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Count Basie

Guide about Count Basie with biography, annotated listing of recordings, videos, readings, interviews, oral histories, and websites.

Famous Door 1938

Recordings, 1929-1939, 1950

NOTE: All recordings listed below are in the collection of the Institute of Jazz Studies.

Basie Beginnings (1929-1932)
Bluebird 9768 (CD)
This CD includes Count Basie’s debut recordings with Bennie Moten and the Kansas City Orchestra, one of the leading territory bands of its day when he joined it as second pianist in 1929. Basie demonstrates his technique is capable of swamping the keyboard with lots of notes, though he chose to trim his technique to emphasize his rhythmic, harmonic and melodic choices.

America's #1 Band: The Columbia Years (1936-1950)
Sony 87110 (CD)
Original sessions produced by John Hammond.
Recordings from this set range from live radio airchecks from the band’s New York debut at the Famous Door; the immortal Jones-Smith Incorporated recordings from 1936 (Lester Young’s debut session); the band’s recordings from the late 1930s and early 1940s to the octet recordings of 1950 when Basie temporarily disbanded between 1950 and 1951.

Classic Columbia, OKeh and Vocalion Lester Young and Count Basie (1936-1940)
Mosaic Records, 4 CDs, MD4-239, 2008
Original sessions produced by John Hammond.
This set features many newly found alternate recordings on Columbia, OKeh and Vocalion where there is a solo by Lester Young. Also included is a Columbia session by organist Glenn Hardman featuring Pres (Young’s nickname) and a Benny Goodman Septet session for Columbia with Basie and Young that went unreleased until 1973.

Classic 1936-1947 Count Basie and Lester Young Studio Sessions
Mosaic Records, 8 CDs, MD8-263, 2016
Original recordings produced by John Hammond, Milt Gabler, Norman Granz, probably J. Mayo Williams, Bob Thiele, Harry Lim, and Leonard Feather.
This set represents all of Count Basie’s Decca sessions and those led by Pres or where he makes a significant solo effort as a sideman on various Universal-owned labels (Commodore, Aladdin, Keynote, and Decca). There is a bonus disc of material not included in Mosaic MD4-239.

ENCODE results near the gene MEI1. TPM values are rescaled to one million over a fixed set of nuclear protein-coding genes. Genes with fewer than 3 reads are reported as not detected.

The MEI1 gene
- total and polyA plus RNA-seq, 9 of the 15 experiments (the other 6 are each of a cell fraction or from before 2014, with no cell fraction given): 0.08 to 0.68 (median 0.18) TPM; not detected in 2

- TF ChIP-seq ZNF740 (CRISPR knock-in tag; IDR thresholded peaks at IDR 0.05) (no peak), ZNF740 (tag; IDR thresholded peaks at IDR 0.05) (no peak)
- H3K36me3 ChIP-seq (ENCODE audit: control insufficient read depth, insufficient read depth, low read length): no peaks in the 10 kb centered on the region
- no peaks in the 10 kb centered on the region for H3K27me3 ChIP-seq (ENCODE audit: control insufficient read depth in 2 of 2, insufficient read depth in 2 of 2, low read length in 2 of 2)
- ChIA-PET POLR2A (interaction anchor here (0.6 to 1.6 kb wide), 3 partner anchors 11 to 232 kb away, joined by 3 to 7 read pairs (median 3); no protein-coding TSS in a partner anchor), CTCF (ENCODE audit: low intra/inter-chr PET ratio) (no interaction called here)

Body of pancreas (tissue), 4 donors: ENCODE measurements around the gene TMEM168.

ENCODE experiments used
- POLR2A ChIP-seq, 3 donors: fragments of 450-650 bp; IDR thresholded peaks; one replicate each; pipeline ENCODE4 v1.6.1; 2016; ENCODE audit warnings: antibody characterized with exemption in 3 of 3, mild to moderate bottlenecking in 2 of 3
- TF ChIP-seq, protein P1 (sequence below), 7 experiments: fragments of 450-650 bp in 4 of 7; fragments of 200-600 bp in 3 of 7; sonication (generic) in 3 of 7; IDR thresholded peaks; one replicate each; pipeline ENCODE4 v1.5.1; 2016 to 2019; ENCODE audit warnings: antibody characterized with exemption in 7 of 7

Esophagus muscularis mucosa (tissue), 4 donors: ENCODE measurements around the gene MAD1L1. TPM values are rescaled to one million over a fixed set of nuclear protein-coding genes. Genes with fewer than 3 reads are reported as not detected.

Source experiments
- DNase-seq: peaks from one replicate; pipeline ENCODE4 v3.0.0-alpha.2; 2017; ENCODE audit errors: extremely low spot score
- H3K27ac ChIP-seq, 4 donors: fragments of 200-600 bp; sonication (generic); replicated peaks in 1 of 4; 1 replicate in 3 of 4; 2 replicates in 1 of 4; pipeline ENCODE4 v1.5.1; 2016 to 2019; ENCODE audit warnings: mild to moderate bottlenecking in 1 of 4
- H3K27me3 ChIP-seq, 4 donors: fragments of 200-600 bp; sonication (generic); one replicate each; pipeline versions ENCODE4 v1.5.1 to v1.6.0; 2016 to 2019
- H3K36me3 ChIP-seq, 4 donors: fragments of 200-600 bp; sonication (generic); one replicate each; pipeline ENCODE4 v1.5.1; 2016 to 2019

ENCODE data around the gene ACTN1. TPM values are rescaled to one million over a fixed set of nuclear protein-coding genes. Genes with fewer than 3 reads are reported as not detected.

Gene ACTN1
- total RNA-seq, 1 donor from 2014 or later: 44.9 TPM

The Savory Collection, Volume 2—Jumpin’ at the Woodside: The Count Basie Orchestra (featuring Lester Young)
These restored and remastered live radio broadcasts recorded by William Savory and acquired by the National Jazz Museum in Harlem show the Basie band with Young. Four volumes of the Savory Collection may be downloaded from Apple Music via iTunes.  The four Savory volumes are available (along with 12 additional tracks) on the six-CD The Savory Collection, 1935-1940, on Mosaic Records, MD6-266, 2018.

The Famous 1938 Carnegie Hall Jazz Concert
Columbia 160 (LP); Columbia 65143 (CD)
The seminal concert on January 16, 1938 organized by Benny Goodman, but only released on record in 1950, sold over one-million copies, making it one of the top-selling jazz records of all time. Count Basie and Basieites Lester Young, Buck Clayton, Freddie Green and Walter Page contributed their talents to the event.

From Spirituals to Swing: Carnegie Hall Concerts, 1938 and 1939
Vanguard 47/48 (LP); Vanguard 169 (CD)
John Hammond’s groundbreaking From Spirituals to Swing concerts presented a survey of African-American music from gospel to blues to jazz. Both concerts show the Basie band in top form, with guests including small groups featuring Lester Young, Buck Clayton (tp), Oran “Hot Lips” Page (tp) and vocalist Helen Humes, and the big band, which included an appearance on electric guitar innovator Charlie Christian.

Recordings with Charlie Christian
Charlie Christian (1916-1942), born in Bonham, Texas and reared in Oklahoma City, was a significant figure in retiring the guitar as an exclusively rhythmic instrument in jazz to that of a soloist. His single string, melodic approach on the electric guitar gained the attention of John Hammond, who recommended Christian to Benny Goodman in 1940. The bandleader quickly brought Christian on board. He was among many important musicians in the development of bebop, or at least being a precursor in the rise of modern jazz. Christian died of tuberculosis in 1942 at the age of 25.

Benny Goodman Sextet
Classics 1098 (CD), February 7, 1940
Goodman sextet with Basie, Charlie Christian (el-g), Lionel Hampton (vib), Artie Bernstein (b), and Nick Fatool (d).

Charlie Christian: The Genius of the Electric Guitar
Columbia C4K65564 (CD), Columbia Records rehearsal session, October 28, 1940
Buck Clayton (tp), Benny Goodman (cl), Lester Young (ts), Count Basie (p), Charlie Christian, Freddie Green (g), Walter Page (b), and Jo Jones (d)

Benny Goodman Sextet
Columbia C4K65564 (CD); Masters of Jazz MJCD67, Masters of Jazz (F)MJCD (CD
Goodman sextet with Cootie Williams (tp), Benny Goodman (cl), Georgie Auld (ts), Count Basie (p), Charlie Christian (el-g), Artie Bernstein (b) and Harry Jaeger (d)


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